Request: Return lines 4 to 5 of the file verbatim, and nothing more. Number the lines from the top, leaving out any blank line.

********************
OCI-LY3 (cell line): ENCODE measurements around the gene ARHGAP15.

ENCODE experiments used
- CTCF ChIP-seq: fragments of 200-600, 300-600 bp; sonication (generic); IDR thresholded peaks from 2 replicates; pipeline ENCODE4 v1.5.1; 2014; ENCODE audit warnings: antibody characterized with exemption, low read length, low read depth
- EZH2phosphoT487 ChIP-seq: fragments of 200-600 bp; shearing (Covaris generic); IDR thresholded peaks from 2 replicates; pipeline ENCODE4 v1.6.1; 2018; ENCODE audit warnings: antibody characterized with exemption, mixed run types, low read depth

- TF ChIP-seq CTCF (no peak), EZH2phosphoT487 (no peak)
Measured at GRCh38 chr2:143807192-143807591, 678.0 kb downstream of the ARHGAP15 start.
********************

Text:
- EZH2phosphoT487 ChIP-seq: fragments of 200-600 bp; shearing (Covaris generic); IDR thresholded peaks from 2 replicates; pipeline ENCODE4 v1.6.1; 2018; ENCODE audit warnings: antibody characterized with exemption, mixed run types, low read depth

- TF ChIP-seq CTCF (no peak), EZH2phosphoT487 (no peak)